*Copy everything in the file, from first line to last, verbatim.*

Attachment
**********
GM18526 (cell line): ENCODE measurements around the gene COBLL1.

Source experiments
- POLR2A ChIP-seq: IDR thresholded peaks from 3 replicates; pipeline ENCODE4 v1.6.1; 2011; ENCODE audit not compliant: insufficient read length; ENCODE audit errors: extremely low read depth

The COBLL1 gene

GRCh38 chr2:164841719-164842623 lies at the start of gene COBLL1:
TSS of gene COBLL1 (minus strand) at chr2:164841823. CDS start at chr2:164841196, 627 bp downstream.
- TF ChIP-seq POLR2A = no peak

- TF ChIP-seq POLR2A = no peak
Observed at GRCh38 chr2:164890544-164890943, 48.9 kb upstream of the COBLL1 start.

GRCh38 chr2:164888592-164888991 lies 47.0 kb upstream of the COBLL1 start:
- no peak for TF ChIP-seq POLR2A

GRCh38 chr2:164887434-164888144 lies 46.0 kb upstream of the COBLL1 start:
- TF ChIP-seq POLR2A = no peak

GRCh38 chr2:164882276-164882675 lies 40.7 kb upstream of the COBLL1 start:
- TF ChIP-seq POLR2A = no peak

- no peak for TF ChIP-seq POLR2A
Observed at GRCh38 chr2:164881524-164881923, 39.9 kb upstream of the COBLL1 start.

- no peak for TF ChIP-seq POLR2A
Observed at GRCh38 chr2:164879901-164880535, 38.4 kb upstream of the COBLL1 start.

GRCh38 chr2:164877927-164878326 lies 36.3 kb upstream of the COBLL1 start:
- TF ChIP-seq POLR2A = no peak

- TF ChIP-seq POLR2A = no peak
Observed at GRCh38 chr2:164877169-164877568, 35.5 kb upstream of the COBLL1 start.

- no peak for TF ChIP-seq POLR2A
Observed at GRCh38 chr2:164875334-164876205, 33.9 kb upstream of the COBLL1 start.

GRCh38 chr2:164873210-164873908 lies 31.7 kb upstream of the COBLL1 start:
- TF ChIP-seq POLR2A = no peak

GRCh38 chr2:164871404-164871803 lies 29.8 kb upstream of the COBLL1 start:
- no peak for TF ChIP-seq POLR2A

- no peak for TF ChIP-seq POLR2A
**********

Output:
GM18526 (cell line): ENCODE measurements around the gene COBLL1.

Source experiments
- POLR2A ChIP-seq: IDR thresholded peaks from 3 replicates; pipeline ENCODE4 v1.6.1; 2011; ENCODE audit not compliant: insufficient read length; ENCODE audit errors: extremely low read depth

The COBLL1 gene

GRCh38 chr2:164841719-164842623 lies at the start of gene COBLL1:
TSS of gene COBLL1 (minus strand) at chr2:164841823. CDS start at chr2:164841196, 627 bp downstream.
- TF ChIP-seq POLR2A = no peak

- TF ChIP-seq POLR2A = no peak
Observed at GRCh38 chr2:164890544-164890943, 48.9 kb upstream of the COBLL1 start.

GRCh38 chr2:164888592-164888991 lies 47.0 kb upstream of the COBLL1 start:
- no peak for TF ChIP-seq POLR2A

GRCh38 chr2:164887434-164888144 lies 46.0 kb upstream of the COBLL1 start:
- TF ChIP-seq POLR2A = no peak

GRCh38 chr2:164882276-164882675 lies 40.7 kb upstream of the COBLL1 start:
- TF ChIP-seq POLR2A = no peak

- no peak for TF ChIP-seq POLR2A
Observed at GRCh38 chr2:164881524-164881923, 39.9 kb upstream of the COBLL1 start.

- no peak for TF ChIP-seq POLR2A
Observed at GRCh38 chr2:164879901-164880535, 38.4 kb upstream of the COBLL1 start.

GRCh38 chr2:164877927-164878326 lies 36.3 kb upstream of the COBLL1 start:
- TF ChIP-seq POLR2A = no peak

- TF ChIP-seq POLR2A = no peak
Observed at GRCh38 chr2:164877169-164877568, 35.5 kb upstream of the COBLL1 start.

- no peak for TF ChIP-seq POLR2A
Observed at GRCh38 chr2:164875334-164876205, 33.9 kb upstream of the COBLL1 start.

GRCh38 chr2:164873210-164873908 lies 31.7 kb upstream of the COBLL1 start:
- TF ChIP-seq POLR2A = no peak

GRCh38 chr2:164871404-164871803 lies 29.8 kb upstream of the COBLL1 start:
- no peak for TF ChIP-seq POLR2A

- no peak for TF ChIP-seq POLR2A